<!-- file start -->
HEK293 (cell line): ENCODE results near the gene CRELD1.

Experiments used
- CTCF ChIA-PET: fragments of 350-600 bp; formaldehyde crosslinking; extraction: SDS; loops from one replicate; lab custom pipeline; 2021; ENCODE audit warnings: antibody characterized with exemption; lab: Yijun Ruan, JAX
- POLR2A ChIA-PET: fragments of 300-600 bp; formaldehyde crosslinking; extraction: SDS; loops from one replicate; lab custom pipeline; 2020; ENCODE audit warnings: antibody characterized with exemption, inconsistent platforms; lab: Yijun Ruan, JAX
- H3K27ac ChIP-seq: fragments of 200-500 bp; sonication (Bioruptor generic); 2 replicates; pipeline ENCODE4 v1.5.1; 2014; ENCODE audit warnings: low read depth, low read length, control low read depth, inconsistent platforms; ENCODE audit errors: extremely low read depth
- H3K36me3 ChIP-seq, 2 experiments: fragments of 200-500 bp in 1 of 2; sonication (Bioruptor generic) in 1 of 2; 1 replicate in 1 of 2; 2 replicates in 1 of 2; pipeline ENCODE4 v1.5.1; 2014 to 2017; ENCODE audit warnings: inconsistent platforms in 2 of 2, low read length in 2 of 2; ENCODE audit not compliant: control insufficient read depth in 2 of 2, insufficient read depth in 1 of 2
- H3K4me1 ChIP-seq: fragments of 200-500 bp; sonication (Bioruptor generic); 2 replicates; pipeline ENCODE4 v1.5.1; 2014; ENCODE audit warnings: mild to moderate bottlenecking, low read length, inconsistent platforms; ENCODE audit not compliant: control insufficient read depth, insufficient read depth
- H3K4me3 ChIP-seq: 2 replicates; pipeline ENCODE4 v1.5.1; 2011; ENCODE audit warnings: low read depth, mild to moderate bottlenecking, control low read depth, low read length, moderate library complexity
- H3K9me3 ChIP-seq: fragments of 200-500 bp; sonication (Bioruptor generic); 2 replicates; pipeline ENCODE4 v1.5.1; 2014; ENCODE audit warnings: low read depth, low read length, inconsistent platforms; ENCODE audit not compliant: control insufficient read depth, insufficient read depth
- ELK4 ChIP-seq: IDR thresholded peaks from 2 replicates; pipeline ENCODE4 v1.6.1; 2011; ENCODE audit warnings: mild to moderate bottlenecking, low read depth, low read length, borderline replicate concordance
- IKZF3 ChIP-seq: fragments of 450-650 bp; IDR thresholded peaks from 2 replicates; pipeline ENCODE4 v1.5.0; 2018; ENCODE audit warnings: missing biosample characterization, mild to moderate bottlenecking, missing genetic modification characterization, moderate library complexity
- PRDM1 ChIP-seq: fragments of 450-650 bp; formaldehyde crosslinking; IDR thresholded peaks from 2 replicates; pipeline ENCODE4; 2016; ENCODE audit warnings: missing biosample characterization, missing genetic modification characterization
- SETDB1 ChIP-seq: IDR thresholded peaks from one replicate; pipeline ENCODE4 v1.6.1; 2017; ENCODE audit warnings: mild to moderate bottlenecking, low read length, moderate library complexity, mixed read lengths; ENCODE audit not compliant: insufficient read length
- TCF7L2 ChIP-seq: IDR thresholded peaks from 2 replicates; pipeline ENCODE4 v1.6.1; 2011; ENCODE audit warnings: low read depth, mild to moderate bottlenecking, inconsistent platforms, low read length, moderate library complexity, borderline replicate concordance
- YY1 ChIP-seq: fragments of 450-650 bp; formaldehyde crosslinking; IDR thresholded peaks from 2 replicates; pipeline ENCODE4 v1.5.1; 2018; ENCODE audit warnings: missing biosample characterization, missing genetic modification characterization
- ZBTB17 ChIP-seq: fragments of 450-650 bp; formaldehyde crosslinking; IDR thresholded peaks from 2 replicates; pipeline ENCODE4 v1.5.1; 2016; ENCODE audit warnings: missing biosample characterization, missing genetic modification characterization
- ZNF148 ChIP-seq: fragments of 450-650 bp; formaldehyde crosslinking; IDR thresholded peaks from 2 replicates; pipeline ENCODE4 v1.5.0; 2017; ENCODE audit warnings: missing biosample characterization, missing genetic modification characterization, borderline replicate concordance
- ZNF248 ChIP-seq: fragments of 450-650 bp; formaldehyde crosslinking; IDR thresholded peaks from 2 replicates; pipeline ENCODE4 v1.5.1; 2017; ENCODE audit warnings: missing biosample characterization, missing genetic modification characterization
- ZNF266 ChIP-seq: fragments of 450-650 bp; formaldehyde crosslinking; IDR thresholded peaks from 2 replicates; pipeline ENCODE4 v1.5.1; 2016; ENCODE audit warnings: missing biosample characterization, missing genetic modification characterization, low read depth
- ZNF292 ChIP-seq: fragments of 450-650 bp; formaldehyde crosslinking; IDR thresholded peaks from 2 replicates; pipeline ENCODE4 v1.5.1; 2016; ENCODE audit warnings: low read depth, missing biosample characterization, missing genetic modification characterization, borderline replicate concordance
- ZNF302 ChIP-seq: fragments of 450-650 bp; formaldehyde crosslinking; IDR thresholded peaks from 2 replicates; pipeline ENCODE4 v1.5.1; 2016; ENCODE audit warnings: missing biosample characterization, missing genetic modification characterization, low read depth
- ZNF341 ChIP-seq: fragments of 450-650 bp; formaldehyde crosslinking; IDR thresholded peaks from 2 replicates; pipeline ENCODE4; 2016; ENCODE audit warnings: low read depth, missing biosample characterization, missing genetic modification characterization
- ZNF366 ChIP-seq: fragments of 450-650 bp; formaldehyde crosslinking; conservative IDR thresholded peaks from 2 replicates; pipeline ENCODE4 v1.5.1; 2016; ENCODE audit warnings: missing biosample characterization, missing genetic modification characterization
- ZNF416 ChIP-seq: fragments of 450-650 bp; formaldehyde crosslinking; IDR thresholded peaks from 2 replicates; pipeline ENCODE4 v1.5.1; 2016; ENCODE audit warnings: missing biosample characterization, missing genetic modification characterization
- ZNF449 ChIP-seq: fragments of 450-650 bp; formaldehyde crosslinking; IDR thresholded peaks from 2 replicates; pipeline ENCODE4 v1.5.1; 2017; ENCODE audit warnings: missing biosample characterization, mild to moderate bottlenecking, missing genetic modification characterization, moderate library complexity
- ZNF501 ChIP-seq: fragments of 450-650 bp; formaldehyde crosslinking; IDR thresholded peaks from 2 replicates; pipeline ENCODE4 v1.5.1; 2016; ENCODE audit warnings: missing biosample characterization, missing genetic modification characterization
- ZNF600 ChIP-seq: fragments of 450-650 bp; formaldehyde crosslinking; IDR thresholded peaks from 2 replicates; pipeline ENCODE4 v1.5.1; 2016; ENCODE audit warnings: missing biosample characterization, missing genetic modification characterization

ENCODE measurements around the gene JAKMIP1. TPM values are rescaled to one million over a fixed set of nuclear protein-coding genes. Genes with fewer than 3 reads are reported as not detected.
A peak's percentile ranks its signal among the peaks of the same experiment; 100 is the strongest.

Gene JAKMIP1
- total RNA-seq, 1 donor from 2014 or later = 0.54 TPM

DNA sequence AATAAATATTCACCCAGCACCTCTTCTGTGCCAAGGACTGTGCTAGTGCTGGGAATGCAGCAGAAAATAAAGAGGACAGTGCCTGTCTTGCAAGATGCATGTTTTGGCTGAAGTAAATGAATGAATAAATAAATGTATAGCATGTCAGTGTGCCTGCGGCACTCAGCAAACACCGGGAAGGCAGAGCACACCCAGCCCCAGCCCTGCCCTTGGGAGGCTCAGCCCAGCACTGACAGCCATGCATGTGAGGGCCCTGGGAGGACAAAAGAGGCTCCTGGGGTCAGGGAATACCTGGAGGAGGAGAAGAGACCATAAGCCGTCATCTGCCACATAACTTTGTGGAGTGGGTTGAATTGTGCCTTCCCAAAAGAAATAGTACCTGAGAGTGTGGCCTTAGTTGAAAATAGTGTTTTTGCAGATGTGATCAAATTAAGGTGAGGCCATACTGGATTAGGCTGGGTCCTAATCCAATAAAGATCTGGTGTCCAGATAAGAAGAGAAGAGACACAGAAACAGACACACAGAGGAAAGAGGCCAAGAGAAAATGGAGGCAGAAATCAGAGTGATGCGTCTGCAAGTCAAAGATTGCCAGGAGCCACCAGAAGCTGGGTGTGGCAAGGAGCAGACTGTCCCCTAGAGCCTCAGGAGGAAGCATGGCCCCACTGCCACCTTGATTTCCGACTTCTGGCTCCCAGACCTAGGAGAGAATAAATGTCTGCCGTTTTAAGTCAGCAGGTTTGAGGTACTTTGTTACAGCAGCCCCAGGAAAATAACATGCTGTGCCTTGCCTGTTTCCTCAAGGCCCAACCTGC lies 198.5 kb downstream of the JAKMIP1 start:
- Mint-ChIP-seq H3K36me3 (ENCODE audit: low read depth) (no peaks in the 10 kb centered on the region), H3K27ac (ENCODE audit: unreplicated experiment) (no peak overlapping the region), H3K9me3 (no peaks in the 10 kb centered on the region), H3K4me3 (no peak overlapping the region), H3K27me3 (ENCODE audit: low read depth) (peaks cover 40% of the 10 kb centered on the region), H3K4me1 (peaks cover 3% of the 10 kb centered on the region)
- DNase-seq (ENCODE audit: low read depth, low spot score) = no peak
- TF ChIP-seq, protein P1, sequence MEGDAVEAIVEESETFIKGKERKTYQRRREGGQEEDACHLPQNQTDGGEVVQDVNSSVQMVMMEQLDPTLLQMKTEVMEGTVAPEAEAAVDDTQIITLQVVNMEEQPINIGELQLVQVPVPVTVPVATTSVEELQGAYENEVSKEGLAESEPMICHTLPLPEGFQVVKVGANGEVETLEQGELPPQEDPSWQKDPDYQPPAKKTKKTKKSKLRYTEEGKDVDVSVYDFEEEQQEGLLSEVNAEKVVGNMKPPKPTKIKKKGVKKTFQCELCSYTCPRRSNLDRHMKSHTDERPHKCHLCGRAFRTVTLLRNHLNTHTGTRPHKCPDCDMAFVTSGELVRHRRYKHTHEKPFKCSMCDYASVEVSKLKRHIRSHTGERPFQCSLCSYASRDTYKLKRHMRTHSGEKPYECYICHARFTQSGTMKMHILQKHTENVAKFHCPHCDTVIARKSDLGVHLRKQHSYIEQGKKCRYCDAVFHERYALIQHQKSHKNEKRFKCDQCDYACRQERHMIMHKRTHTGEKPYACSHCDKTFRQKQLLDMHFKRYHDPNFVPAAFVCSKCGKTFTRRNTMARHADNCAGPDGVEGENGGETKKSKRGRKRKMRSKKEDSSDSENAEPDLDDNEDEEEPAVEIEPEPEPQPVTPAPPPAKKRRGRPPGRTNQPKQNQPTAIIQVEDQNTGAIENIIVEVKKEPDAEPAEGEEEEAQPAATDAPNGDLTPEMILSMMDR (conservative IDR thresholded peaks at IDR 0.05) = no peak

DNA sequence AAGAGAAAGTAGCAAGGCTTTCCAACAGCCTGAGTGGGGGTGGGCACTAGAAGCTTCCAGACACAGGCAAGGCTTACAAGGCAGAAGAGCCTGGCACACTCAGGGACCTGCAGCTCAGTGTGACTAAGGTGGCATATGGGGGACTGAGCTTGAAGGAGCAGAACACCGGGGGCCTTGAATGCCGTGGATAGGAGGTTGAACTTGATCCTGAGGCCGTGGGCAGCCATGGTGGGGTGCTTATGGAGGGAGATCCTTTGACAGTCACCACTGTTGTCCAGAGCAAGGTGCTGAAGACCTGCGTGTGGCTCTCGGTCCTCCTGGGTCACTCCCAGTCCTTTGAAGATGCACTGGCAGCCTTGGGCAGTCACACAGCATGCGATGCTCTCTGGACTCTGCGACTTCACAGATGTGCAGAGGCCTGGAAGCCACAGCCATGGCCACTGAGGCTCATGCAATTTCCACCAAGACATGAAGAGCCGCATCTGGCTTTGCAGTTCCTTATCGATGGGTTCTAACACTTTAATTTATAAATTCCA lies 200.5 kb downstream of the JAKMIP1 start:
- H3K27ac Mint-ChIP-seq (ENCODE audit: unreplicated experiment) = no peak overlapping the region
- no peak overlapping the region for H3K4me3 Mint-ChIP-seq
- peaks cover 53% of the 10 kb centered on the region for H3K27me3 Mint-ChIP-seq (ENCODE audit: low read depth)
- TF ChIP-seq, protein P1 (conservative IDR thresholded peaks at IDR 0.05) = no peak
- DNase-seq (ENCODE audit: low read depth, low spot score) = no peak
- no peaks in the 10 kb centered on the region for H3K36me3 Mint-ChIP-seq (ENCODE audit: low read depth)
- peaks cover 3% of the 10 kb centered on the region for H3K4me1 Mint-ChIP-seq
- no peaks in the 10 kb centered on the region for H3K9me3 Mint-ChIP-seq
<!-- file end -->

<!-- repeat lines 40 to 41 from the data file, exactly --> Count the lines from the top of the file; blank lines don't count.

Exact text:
- TF ChIP-seq, protein P1 (conservative IDR thresholded peaks at IDR 0.05) = no peak
- DNase-seq (ENCODE audit: low read depth, low spot score) = no peak